29 Apr 2013
Misusing Halsey in the name of press freedom?
by Tony Allen
Solicitor, Mediator and Senior Consultant to CEDR
It came as something of a shock to read David Pannick QC’s article an ill-thought out late-night provision in The Times Law section on 11 April citing “a 2004 case” which established that for the State to order mediation is a breach of the right to a public trial conferred by Article 6 of the European Convention on Human Rights. He was quoting counsel’s opinion given, it seems, by Antony White QC and a colleague to The Times and other papers to underpin their challenge to the Government’s proposals for Press regulation. The reference is clearly to Halsey v Milton Keynes NHS Trust, and while this article is not going to enter the controversy about Press regulation, it is going to challenge, yet again, the assertion that Halsey establishes what David Pannick and Antony White seems to think. It has been bad enough to correct this false assertion in the mediation world, where misreading of Halsey has bedevilled the development of mediation. For it to be applied inaccurately in another significant legal sector in a way that assumes unquestioningly that this is right is startling and troubling, as it risks perpetuating this damaging myth about what Halsey means more widely.
There is a pretty clear history available to show why this view is wrong.Firstly, any view expressed by the Court of Appeal in Halsey about ordering mediation was obiter, that is (bearing in mind that we are not supposed to use even really useful and economical Latin phrases) an expression of opinion which is not binding because it did not deal with the facts at the heart of the litigation. Halsey was about whether a costs sanction should be imposed on a successful party who refused an inter-party offer to mediate: no court order to mediate was ever made. The discussion about the propriety of ordering mediation in Halsey at all was apparently introduced on the initiative of Lord Lester of Herne Hill QC on behalf of the Law Society and I have certainly been at a public meeting in which an employee of the Law Society said that he was instructed not to take the point by the Law Society. In a speech to a Chartered Institute of Arbitrators’ symposium on mediation in October 2012 Lord Dyson, who gave the judgement of the court in Halsey admitted:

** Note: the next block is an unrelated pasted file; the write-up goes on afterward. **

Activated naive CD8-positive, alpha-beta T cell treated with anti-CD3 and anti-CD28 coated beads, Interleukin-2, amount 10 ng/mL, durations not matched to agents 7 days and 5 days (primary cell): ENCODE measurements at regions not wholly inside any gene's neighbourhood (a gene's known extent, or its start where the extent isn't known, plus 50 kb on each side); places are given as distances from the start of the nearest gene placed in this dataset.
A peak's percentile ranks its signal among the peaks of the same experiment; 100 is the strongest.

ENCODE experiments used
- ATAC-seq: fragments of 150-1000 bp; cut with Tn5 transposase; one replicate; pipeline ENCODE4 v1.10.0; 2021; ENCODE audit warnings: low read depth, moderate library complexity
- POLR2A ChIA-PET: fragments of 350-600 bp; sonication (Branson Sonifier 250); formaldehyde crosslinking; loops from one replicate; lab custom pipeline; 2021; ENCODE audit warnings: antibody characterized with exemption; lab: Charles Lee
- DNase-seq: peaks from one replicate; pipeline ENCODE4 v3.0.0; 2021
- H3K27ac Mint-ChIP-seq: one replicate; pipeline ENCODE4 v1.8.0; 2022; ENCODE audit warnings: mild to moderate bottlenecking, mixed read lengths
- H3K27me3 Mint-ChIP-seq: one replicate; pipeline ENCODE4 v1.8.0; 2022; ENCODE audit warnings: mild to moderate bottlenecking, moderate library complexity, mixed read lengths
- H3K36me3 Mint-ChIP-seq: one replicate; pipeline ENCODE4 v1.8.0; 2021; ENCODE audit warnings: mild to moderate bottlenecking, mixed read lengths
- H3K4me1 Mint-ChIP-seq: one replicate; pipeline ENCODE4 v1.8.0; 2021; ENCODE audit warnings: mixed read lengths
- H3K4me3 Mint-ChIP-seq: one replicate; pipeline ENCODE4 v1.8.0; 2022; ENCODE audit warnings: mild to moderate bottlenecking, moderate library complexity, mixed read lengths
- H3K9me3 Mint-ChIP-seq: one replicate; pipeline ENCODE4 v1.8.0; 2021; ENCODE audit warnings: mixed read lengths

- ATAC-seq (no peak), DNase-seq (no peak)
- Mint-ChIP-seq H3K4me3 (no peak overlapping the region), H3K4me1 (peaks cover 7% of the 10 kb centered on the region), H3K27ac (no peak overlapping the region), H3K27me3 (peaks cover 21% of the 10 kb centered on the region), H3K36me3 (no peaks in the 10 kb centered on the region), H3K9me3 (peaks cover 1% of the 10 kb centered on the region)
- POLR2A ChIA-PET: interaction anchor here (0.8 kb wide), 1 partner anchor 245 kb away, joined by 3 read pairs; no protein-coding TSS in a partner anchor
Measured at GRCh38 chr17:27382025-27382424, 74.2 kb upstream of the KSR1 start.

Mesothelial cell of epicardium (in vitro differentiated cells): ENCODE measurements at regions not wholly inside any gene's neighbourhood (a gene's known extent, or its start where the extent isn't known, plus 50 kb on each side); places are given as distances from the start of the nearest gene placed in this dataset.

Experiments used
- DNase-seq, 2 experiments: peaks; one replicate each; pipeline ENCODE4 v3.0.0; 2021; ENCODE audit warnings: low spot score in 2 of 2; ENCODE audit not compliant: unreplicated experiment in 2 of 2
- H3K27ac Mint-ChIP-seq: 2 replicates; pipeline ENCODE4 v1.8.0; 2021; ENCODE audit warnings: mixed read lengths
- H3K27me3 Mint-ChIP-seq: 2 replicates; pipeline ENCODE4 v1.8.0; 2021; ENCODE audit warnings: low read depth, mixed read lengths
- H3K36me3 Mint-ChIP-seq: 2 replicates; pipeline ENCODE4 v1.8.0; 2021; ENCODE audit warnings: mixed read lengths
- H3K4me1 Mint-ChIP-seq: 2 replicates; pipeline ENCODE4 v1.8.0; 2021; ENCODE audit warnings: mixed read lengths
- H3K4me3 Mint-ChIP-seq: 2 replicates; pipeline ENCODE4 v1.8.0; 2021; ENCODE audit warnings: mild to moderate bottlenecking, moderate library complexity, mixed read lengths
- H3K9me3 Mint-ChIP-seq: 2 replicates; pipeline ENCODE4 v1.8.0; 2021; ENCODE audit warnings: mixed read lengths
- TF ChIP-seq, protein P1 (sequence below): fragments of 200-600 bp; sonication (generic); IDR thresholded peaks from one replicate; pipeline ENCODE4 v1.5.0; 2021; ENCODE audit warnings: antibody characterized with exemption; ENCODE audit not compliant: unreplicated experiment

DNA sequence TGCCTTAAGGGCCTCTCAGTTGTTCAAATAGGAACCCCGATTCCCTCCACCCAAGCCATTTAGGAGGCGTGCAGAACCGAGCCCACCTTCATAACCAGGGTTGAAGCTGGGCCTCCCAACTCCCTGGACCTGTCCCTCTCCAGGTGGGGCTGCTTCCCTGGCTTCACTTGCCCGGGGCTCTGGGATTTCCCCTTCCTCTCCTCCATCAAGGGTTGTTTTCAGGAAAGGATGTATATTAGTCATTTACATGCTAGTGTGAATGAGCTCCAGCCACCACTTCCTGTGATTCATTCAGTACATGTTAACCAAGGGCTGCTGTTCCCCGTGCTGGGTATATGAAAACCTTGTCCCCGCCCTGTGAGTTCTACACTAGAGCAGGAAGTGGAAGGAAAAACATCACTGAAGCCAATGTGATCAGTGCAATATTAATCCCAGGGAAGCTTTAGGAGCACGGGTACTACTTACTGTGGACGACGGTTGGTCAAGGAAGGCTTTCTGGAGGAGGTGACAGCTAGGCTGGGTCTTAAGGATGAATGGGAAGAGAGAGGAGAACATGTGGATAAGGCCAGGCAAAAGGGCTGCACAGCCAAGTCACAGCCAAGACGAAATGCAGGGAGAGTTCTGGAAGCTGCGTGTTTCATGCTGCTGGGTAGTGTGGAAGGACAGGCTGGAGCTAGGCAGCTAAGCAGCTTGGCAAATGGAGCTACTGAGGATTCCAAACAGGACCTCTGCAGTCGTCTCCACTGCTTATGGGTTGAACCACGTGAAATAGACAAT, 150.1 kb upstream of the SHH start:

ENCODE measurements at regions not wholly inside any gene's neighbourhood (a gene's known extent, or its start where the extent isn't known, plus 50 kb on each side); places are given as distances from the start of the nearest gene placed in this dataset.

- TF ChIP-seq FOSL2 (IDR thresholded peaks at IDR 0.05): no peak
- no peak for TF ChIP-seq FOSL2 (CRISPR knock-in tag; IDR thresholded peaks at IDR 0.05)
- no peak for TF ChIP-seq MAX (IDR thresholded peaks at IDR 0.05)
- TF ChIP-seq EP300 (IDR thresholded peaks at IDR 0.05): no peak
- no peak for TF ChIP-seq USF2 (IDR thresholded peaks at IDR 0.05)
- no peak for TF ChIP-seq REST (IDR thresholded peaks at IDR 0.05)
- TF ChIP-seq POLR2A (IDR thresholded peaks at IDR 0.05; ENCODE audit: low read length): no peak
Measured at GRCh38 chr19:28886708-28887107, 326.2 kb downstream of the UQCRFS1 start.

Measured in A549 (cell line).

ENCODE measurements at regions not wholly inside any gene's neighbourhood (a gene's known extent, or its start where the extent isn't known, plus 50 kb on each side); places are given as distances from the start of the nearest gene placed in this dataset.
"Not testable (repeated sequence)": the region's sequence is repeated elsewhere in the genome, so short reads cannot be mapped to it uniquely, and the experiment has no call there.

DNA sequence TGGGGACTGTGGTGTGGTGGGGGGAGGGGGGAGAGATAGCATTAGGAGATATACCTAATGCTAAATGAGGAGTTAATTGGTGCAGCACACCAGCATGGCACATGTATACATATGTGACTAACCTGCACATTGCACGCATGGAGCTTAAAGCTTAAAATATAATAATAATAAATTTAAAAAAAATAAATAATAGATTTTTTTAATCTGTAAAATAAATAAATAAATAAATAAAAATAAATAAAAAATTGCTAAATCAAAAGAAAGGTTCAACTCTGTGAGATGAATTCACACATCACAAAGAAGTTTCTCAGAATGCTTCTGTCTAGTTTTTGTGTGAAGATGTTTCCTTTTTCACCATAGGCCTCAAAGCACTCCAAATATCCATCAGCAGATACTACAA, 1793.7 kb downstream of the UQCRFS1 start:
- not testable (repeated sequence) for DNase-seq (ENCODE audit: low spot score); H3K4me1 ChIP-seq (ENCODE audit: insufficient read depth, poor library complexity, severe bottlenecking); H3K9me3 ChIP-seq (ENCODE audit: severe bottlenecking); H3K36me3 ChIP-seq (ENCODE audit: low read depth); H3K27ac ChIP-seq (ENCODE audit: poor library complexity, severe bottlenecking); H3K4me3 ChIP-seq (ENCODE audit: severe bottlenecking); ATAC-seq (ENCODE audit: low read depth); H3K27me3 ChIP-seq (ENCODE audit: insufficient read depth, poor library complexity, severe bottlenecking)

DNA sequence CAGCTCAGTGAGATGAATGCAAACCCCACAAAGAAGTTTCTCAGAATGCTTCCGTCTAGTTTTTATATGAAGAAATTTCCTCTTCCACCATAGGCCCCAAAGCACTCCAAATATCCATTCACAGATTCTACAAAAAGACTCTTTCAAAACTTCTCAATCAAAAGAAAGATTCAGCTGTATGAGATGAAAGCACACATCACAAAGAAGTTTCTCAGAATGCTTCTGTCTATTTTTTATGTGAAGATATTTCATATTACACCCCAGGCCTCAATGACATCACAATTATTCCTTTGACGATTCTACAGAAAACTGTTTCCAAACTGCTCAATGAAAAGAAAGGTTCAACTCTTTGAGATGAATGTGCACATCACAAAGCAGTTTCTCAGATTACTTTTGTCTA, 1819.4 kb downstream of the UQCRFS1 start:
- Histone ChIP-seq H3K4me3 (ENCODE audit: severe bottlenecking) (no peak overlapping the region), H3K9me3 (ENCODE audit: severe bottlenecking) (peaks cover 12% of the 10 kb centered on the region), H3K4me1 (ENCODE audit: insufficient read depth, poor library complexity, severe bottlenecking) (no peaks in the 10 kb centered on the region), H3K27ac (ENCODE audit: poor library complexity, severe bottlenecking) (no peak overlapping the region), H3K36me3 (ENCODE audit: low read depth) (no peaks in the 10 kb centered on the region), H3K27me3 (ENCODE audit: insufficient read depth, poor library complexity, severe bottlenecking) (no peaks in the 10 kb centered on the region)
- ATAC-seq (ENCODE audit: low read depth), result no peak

What I would now say, however, is that ordering parties to mediate in and of itself does not infringe their Article 6 rights. I rather regret, (and I wasn’t alone, my two colleagues were with me) that I was tempted by the Law Society to embark upon something which it was unnecessary to embark upon, and venture some views upon Article 6.
Interestingly this passage was somewhat edited by the time it reached the judicial speeches website.I will return to that speech later. But one of those colleagues, Sir Alan Ward, recently reflected further in his judgment in Wright v Michael Wright Supplies Ltd on what he called (not entirely accurately, I would argue) the “rule” in Halsey, citing it as:
“It seems to us that to oblige truly unwilling parties to refer their disputes to mediation would be to impose an unacceptable obstruction on their right of access to the court.” Was this observation obiter? Some have argued that it was. Was it wrong for us to have been persuaded by the silky eloquence of the’ éminence grise’ for the ECHR, Lord Lester of Herne Hill QC, to place reliance on Deweer v Belgium?”
Sir Alan then refers to the first extra-judicial public criticism made of that aspect of Halsey (there was plenty of non-judicial criticism of it on this point, including from me!) by Lord Clarke (then MR) in a speech to the Civil Mediation Council conference in 2008, later published in (2008) Vol 74 Arbitration 4, where he said, after reviewing the effect of Deweer v Belgium: